11. Batch your cooking
Rather than grabbing takeaway a few times a week, always make double batches of everything you cook that is also freezable – curries, stir-frys, soups. That way you’ll always have something in your freezer for dinner so you don’t drop $50 once a week at your local Thai joint.
12. Pay your bills on time
One of the biggest wastes of money is paying late fees or admin fees if you fall behind in your payments. Make sure you have a system so you don’t forget to pay important bills. It can be simple as putting a reminder in your calendar or even setting an alarm on your phone to pay your bill on the right day. However you choose to keep track of things, make sure you don’t waste even a cent on late fees if you can avoid it.
13. Go through your credit card bill every month
It’s easy to just swipe things through on your credit card and not give it another thought but once a month, make sure you go through your credit card bill to make sure you aren’t getting ripped off. Unsubscribe to things you don’t use anymore and make sure you keep an eye out for any weird things like getting charged twice for a cab. Credit cards aren’t fool proof so make sure you check your statements regularly.
14. Change phone plans
If you’ve had the same phone plan for years and you’ve never changed it, have a look around and see what’s available. I recently changed phone providers and I’m now paying $50 per month for three times mobile data I had when I was paying $120 per month. It’s ludicrous. Also mobile providers will often give discounts to keep you in their service or give discounts to get you to switch from another provider. Play them off against each other to get the best deal. Be a bit of a brat to get the best deal. It’s totally worth it.
15. Buy expensive things
This sounds counterintuitive but hear me out. I use to buy inexpensive things like cheap ballet flats. These shoes would wear out very quickly and have to be replaced. I’d go through 5 pairs of $20 shoes in a few months and then have to start the cycle again. A good quality pair of shoes will last years and will be far better value in the long run. It seems like you’re wasting money by spending it but well spent money is never wasted.
16. Hire an accountant
In Australia, the cost of an accountant is tax deductible so technically you have to pay for an accountant once and then it’s a tax deduction from then on. It’s so worth it. They’ll be able to find extra expenses and help you pay the least amount of tax possible. It’s a great investment. Ask around your mates to see if anyone has a decent accountant.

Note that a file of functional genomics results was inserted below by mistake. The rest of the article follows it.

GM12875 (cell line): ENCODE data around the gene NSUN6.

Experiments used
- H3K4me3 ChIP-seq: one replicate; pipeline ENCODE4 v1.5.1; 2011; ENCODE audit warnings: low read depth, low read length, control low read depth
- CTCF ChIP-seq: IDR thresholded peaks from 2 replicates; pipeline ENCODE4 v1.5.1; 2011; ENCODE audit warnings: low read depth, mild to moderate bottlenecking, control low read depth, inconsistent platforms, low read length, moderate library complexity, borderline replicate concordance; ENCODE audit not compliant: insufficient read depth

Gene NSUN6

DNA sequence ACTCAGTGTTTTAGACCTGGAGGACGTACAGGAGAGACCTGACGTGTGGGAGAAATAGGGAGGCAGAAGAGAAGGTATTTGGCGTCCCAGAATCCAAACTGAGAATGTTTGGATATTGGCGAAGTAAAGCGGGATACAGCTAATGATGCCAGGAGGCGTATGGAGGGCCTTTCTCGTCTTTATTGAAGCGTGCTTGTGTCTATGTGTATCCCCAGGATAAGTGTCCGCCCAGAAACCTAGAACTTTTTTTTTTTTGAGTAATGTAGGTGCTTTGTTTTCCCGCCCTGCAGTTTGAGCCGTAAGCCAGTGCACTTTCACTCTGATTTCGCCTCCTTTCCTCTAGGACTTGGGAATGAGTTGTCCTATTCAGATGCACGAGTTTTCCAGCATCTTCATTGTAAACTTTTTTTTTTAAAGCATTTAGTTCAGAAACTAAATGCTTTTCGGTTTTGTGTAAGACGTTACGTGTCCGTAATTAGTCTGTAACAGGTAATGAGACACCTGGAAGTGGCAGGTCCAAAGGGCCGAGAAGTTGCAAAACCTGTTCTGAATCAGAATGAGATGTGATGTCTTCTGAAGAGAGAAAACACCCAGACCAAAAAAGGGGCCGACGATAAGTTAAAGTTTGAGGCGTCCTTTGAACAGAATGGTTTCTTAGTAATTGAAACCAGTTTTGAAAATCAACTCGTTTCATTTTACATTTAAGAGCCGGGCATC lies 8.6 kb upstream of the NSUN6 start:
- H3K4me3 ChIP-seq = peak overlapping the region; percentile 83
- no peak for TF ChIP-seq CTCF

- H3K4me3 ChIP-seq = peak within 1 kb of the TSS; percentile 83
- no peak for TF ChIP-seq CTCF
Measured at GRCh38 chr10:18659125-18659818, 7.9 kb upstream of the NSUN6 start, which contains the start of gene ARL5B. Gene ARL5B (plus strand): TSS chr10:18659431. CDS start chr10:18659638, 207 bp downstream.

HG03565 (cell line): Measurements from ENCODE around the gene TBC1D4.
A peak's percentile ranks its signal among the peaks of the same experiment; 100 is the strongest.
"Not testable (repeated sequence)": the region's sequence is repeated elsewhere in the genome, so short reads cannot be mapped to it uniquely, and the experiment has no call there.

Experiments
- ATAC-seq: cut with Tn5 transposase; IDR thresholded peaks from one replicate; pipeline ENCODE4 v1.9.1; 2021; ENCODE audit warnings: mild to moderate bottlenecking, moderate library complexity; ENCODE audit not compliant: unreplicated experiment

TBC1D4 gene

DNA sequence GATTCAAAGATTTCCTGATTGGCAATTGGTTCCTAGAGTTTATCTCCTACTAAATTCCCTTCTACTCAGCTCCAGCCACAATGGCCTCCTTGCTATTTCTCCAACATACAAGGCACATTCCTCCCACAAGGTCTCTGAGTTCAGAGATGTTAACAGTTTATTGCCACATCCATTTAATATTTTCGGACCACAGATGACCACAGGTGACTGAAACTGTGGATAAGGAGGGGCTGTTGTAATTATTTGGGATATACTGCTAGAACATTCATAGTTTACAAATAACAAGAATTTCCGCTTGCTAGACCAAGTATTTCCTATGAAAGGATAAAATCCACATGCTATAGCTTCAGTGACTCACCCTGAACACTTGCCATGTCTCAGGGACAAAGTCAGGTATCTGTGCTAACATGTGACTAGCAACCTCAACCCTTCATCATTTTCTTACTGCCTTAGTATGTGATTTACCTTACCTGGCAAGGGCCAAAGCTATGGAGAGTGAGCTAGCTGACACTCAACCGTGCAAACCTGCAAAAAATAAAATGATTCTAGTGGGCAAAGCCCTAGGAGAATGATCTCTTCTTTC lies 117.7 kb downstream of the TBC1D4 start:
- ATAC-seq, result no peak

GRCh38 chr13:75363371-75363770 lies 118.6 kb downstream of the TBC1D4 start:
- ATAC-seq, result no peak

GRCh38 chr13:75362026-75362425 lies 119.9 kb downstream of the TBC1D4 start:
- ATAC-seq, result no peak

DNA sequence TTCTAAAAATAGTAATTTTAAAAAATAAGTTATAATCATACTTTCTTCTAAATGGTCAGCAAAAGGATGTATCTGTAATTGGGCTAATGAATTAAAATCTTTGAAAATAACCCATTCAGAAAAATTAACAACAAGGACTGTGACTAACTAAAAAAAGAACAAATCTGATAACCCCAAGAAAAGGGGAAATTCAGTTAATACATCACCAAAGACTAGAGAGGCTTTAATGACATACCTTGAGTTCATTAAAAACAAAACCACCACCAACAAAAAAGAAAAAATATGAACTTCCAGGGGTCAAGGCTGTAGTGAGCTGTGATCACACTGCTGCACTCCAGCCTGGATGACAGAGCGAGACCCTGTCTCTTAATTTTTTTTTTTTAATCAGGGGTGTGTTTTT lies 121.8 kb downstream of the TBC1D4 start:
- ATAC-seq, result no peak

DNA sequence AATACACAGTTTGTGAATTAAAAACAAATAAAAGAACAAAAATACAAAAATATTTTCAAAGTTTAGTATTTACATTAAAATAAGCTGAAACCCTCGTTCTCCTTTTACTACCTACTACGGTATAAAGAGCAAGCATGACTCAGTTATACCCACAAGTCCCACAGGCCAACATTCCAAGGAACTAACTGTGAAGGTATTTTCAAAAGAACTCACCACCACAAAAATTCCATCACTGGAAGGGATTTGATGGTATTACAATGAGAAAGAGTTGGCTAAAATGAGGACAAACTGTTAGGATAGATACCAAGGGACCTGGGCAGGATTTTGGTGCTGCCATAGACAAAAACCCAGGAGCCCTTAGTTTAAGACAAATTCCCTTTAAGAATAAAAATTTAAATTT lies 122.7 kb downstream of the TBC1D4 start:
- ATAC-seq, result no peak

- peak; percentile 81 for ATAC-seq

17. Cancel any memberships you don’t use
Gym memberships, cinema memberships, magazine subscriptions of magazines you never read. Ditch them all. If you’re not using it, it’s money wasted.
18. Put aside a certain amount every pay
Some experts recommend putting aside 10% of every pay check but just do whatever works for you. It can be difficult to work like this if you’re a freelancer or casual employee but choose either a percentage or a specific dollar amount to put aside each pay and be very strict about doing it. You really need to commit, even when times are tough.
19. Save all your $5 notes
I read a story on Facebook the other day about a guy who saved thousands of dollars in one year by simply saving all his $5 notes. Every time he got a $5 note, he’d pop it in a box and by the end of the year he had heaps of them. Give it a go – now is as good a time as any to start!
20. Put a time price on everything you buy
Sometimes if I decide I want to buy something, I’ll figure out how long it took me to earn the money to buy it. So if I want to buy a dress that’s worth 1.5 freelance articles, I’ll have to decide if it’s properly worth it before I buy it.
21. Make use of rewards programs
I have a credit card with St George that gives me points whenever I use it. I never use these points for flights (it’s just too damn hard – you have to book too far in advance and you can only use them on weird flights) so I use the points to get vouchers at Westfield instead. Every year or two I get about $400 in vouchers that I use to buy essentials like sheets or kitchen appliances that need replacing and it doesn’t cost me anything.
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Are planning on saving money this year? How much? And what’s your game plan?